Earth day 2013. It’s a special day in our household, because we like to think we do our bit to save the planet. It’s become a more important event after becoming a first time dad in 2011.
We make sure our daughter eats mostly organic food and we eat a vegetarian diet. We recycle and upcycle. I ride my bike everywhere and my partner takes the bus to her school. We have a baby seat to carry our daughter on longer trips. I was raised a hippie kid, so this was how I was brought up and it’s how I’d like to raise my daughter.
Our daughter happily listens to us read her kid’s “green start” books about the planet like “One tree” and “The five senses”. She looks beautiful in her specially picked used clothing. She is happy to play with her wooden toys. Yet despite the mostly eco friendly lifestyle, I’d still call myself a cynic. While watching 12 year old Ta’Kaiya Blaney sing about “Earth Revolution” at the Grandview park, I was reminded of my cynicism which contrasted to the optimism and hope of the young girl on stage.
In the moment of hearing her beautiful and powerful voice, I was moved to learn more about this young girl. Admittedly while watching her sing and speak, I was more impressed with her voice than her wisdom, which I learned later was considerable.
Spontaneously I approached her parents and we arranged an interview in the park. I knew nothing about Ta’Kaiya Blaney except what I’d seen of her on the stage, so primarily I thought I’d interview her to explore the “youth” angle in a story about Earth day. Little did I know that I’d be left moved by hearing her speak so clearly and wisely about the importance of Earth day and already worldly experiences speaking and attending global events such as the TUNZA UN children and youth conference on the Environment in Indonesia, and the Rio+20 UN conference on the Environment In Rio de Janiero.
We started the interview by talking about the song she wrote called “Shallow waters” about the Northern pipeline proposed by the Enbridge corporation. The song is a story “about a future where the crude oil spills onto the lands, onto the many cultures of BC, onto the waters, onto the animals, and onto the ecosystems, and it reminds of what’s at stake and what can be lost” A few of the lyrics from the song are “In shallow waters I used to see, Dolphins playing in front of me, Seaweed swaying, keeping time, Tidal rhythms laugh not cry”
How is a twelve year old so interested in the environment and so passionate about the planet? In her mind, it was from how she was raised as a child. She spoke of her mother taking her at age two down to the river, and dipping her toes into glacier cold water. Ta’Kaiya was able to experience lush and beautiful, and pristene environments growing up. She was aware even as a young child, of what was lost in her environment and her culture and has grown up around these environmental and cultural issues. There was always a connection to the environment and a empathy to the environment, because it was her playground and her home.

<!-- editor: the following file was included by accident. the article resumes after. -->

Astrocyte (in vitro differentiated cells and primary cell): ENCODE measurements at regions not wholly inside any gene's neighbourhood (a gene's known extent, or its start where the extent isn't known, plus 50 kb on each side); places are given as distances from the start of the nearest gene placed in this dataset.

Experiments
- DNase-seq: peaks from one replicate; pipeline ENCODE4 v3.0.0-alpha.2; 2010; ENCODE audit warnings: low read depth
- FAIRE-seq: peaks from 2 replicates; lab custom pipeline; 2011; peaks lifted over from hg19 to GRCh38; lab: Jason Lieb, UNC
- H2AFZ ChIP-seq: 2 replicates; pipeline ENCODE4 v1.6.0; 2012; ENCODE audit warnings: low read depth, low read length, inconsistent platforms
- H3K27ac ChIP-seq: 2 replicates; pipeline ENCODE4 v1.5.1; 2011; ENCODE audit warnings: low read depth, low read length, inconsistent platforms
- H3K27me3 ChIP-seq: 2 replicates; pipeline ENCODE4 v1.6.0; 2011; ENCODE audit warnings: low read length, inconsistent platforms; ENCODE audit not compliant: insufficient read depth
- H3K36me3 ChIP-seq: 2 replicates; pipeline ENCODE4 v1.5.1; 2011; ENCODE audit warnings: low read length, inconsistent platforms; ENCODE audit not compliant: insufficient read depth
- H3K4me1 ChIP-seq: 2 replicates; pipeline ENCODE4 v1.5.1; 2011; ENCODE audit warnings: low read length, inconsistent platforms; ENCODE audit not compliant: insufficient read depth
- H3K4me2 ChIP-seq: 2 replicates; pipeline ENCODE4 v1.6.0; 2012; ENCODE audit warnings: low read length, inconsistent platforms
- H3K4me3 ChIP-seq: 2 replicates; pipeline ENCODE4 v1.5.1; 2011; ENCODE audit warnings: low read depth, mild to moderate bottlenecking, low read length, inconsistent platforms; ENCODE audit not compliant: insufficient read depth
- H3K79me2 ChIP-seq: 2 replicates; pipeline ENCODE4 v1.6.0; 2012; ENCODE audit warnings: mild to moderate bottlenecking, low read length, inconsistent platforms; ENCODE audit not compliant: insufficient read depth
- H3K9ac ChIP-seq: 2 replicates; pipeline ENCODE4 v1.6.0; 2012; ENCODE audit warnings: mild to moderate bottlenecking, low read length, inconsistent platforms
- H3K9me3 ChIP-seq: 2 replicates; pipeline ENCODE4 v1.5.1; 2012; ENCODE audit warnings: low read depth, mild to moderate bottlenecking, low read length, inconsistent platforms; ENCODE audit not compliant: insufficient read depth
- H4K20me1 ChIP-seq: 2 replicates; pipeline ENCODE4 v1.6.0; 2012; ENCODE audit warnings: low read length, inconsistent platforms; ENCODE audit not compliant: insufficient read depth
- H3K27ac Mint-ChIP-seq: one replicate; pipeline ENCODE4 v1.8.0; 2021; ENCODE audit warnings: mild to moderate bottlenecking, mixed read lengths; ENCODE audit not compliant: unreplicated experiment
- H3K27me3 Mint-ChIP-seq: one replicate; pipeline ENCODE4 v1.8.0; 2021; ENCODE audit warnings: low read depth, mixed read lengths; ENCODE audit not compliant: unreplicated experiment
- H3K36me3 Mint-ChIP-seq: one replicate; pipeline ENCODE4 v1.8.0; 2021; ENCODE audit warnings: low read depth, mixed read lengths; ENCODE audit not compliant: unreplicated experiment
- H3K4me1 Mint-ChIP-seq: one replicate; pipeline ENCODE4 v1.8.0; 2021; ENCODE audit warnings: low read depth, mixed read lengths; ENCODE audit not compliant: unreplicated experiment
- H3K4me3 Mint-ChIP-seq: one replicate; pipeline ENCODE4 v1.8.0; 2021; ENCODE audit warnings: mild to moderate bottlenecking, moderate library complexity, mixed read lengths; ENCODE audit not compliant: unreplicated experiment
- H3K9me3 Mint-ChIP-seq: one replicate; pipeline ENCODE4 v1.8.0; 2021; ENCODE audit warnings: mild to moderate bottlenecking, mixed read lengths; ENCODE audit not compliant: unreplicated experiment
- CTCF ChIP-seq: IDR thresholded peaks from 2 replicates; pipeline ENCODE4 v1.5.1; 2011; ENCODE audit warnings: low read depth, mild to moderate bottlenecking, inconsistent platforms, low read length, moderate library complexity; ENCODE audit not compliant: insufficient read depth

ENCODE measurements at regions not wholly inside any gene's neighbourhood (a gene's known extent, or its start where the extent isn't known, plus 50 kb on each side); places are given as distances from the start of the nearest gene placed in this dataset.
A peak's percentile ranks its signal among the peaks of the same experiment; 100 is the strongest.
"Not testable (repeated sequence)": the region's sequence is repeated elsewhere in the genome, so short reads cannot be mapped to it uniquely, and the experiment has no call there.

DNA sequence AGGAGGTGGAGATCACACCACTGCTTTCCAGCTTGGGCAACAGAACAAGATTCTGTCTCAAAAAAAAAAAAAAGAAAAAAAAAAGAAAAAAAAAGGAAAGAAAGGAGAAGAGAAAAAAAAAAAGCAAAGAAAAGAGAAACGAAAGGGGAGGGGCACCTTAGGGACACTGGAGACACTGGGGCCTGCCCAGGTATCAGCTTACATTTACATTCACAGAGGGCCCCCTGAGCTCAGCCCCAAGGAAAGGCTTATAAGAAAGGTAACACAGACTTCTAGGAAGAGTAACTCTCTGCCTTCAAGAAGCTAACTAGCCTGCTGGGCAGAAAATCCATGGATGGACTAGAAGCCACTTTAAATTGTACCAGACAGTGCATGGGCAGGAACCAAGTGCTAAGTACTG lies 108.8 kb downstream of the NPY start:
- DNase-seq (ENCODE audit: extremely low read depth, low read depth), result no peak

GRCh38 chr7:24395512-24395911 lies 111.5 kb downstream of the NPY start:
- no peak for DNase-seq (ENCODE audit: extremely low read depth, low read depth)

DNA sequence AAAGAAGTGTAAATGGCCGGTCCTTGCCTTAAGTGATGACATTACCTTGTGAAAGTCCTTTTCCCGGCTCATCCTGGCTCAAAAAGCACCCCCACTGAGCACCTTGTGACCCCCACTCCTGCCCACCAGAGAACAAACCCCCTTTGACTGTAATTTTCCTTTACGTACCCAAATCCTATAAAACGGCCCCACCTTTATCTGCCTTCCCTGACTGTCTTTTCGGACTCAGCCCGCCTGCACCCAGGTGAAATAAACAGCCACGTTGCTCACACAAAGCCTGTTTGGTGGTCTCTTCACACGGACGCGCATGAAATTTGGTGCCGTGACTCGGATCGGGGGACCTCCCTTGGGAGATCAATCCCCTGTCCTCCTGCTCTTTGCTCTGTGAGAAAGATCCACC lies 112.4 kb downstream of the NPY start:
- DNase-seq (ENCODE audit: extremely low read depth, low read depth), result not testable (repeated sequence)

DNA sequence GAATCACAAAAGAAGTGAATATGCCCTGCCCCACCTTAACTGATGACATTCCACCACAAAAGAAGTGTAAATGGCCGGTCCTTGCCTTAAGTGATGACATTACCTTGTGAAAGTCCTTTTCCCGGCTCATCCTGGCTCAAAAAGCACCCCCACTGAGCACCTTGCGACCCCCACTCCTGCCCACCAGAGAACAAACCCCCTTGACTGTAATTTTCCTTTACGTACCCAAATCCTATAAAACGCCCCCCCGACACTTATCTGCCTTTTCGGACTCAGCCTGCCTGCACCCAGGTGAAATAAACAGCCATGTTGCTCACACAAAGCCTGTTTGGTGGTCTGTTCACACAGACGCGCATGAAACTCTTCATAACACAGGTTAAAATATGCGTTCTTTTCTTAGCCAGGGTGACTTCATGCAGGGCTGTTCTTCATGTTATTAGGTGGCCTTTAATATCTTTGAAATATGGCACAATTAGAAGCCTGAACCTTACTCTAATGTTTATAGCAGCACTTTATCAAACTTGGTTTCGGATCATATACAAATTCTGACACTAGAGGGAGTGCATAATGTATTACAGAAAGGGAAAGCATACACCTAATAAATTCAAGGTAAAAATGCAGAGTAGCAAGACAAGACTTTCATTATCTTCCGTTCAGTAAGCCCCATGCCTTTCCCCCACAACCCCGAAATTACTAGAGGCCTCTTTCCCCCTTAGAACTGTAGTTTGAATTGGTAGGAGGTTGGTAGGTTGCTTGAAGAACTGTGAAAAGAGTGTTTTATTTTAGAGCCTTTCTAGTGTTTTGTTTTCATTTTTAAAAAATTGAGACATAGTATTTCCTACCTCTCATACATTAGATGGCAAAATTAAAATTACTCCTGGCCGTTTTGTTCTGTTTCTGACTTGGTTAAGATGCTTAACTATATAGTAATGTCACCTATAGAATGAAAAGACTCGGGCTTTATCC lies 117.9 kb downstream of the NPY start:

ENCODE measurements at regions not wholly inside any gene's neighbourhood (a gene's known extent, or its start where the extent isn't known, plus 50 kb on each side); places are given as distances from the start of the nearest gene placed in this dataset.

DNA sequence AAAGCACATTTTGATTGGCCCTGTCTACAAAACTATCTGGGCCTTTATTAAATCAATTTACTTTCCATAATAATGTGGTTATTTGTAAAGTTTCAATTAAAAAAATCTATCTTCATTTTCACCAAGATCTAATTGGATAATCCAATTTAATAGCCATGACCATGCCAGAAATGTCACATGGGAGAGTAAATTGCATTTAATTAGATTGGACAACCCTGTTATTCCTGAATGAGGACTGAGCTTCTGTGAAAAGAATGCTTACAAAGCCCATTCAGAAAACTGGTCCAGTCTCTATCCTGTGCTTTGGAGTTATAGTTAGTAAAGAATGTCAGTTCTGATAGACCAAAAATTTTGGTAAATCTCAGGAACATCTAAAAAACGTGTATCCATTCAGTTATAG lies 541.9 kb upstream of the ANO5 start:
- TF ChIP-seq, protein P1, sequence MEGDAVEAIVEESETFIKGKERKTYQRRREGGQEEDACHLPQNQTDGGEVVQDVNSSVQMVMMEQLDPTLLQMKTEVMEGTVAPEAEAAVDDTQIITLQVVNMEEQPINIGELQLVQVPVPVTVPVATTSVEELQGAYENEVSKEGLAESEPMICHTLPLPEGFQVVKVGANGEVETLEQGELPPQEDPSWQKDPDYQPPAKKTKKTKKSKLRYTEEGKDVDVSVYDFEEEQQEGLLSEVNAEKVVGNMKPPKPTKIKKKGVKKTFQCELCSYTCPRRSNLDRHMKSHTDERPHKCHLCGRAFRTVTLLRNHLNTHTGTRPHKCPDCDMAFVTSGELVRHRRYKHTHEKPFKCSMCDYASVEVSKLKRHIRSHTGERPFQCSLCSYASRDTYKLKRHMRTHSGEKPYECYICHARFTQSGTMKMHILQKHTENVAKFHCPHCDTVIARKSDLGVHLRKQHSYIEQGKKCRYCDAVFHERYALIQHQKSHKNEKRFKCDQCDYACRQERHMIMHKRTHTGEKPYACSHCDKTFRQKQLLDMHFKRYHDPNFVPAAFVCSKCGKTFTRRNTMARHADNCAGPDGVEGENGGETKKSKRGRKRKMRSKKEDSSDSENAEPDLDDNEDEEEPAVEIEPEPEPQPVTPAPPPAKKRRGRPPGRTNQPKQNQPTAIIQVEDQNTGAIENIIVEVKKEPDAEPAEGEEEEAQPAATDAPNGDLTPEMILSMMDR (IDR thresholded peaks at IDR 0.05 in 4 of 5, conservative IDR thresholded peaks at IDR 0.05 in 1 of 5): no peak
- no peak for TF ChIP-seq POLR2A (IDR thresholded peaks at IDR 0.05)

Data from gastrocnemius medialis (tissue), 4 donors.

Was it inspiring to be able to travel around the world to events, conferences, and learn about different cultures? Can one meet other kids with the same passion and wisdom? Ta’Kaiya went to the Rio Summit with the ( IEN ) Indigenious Environmental Network and Clayton Thomas and Ruben George. She met with many other Indigeneous people who have traveled world wide are facing similar problems in their territory, such as Squamish and Haida Gwaii nation, and Gitxsan people. Hearing people share their songs, stories has inspired Ta’Kaiya.
At the end of our interview, Ta’Kaiya spoke poignantly about Earth day. While singing she was “saw smiling faces, faces full of love and full of passion and that’s a great thing to see. We’re not fighting in sense where we’re bringing out our axes, we bring out our shields. We’re fighting in a sense that we are defending the land, and defending our mother Earth. To see these faces out in the audience is a very inspiring thing”
A few words from her song “Environment Revolution” ( by Ta’Kaiya Blaney and Aileen De La Cruz )
Let’s go the distance
We are a million voices strong
But there’s a choice between right and wrong
Oh oh stop waiting til tomorrow
Stop living yesterday
Cause there won’t be a tomorrow
If we don’t change today